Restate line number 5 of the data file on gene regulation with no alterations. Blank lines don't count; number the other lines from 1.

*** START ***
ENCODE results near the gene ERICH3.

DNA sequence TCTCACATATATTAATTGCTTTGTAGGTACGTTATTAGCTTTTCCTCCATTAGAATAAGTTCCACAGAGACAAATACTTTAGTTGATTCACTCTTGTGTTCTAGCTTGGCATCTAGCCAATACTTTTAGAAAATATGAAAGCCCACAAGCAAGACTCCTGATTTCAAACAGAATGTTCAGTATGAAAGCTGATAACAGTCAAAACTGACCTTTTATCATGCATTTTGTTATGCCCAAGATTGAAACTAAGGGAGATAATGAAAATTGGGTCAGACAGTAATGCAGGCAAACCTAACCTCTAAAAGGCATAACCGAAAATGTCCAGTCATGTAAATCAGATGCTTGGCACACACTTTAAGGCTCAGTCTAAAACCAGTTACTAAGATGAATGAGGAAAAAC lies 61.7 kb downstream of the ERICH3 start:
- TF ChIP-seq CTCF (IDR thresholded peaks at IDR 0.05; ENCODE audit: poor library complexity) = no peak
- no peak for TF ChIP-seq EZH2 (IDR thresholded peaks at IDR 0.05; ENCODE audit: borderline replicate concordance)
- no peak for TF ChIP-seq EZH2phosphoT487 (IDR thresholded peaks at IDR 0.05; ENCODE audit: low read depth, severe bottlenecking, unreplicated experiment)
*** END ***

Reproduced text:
- no peak for TF ChIP-seq EZH2phosphoT487 (IDR thresholded peaks at IDR 0.05; ENCODE audit: low read depth, severe bottlenecking, unreplicated experiment)